Basically, you need enough weight sink your nymph rig as close to the bottom as possible without hanging it up on every cast. The easiest way to figure out the right amount of weight is to start with a little ? say, a single BB-sized split shot ? then add more until you feel the weight tick the bottom occasionally.
Crimp your split shot above the first blood knot you tied in your leader and you’re almost ready to start fishing.
Step 5: Attach the Strike Indicator
There are many styles of strike indicators available on the market, but all serve the same role. When you’re just getting started, experiment with as many different strike indicators as you can until you find your favorite.
But when in doubt, use a Thingamabobber. (Link to Amazon to check price)
The strike indicator goes on the butt section of your leader somewhere between the fly line and split shot. How far up the leader you place the indicator determines how deep your flies will drift.
As a general rule, you want the distance between your indicator and split shot to be 1 1/2 times the depth of the water. So if you’re fishing in 4 feet of water, your indicator should be 6 feet above the split shot.
Indicator position is something you’ll be changing constantly while you’re on the water. Take some time to get it dialed in and don’t forget to slide the indicator up or down when you move to a shallower or deeper spot. This level of adjustability is one of the greatest attributes of a nymph indicator rig ? take full advantage of it.
How to Fish an Indicator Nymph Rig
When fishing nymphs with an indicator, you’ll want to focus the bulk of your efforts on upstream dead-drift presentations.
Make your casts either directly upstream or upstream-and-across at a 45-degree angle. As soon as your flies hit the water, throw a nice mend into your line to introduce slack and set your flies up for a drag-free drift.
Throughout the drift, keep your rod tip high to keep as much line as possible off the water. Watch your strike indicator closely and if it twitches, pauses, zigs, zags, or makes a full plunge, set the hook!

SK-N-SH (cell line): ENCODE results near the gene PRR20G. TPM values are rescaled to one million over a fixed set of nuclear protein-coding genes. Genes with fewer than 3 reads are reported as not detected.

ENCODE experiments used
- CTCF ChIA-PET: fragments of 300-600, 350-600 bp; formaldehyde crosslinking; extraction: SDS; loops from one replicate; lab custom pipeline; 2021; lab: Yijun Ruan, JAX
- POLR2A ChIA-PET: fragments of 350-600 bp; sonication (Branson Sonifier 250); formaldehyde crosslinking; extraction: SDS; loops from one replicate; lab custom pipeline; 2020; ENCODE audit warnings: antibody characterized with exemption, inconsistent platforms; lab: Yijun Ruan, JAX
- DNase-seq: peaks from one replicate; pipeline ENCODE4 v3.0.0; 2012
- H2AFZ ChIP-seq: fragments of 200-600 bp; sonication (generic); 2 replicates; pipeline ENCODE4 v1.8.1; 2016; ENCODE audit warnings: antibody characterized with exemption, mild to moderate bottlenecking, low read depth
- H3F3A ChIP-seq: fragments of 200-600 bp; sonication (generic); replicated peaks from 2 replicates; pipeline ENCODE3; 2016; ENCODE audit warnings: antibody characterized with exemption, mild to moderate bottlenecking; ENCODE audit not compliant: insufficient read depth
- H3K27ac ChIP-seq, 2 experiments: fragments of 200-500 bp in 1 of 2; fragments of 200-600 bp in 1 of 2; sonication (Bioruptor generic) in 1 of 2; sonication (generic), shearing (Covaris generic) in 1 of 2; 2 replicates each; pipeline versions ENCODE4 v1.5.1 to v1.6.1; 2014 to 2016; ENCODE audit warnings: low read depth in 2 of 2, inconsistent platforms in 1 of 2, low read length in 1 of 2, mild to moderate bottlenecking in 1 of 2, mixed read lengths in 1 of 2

To cover a run systematically, a good strategy is to start casting close and with each subsequent cast fish your flies a little further across the stream. Then, take a few steps upstream and make another series of casts. By thoroughly covering the water in this way, you’ll drift your flies past every fish in the run and boost your odds of hooking up.
Set the Hook, Set the Hook, Set the Hook!
You really can’t set the hook too often when nymphing. Your strike indicator may have bobbed because your weight ticked the bottom or because the biggest trout of your life gulped in your Copper John. The only way to find out is to raise that rod high and hope for a battle!
Are you looking for some great How To Fly Fish Articles? Checkout this list:
- How to Fly Fish for Bluegills – These amazing fish are all over the USA. I like to call them the “Gateway Drug to Fly Fishing”
- How to Fly Fish for Brook Trout – Find the cleanest, coldest, most beautiful streams and I’ll bet Brookes are present.
- How to Nymph Fish – Step by Step details for setting up, presenting and catching trout with nymphs.
- How to Fly Fish for Salmon – Image hooking into a +25 pound King Salmon in a river and your Fly Rod breaks! Seriously this happened to me on my first trip.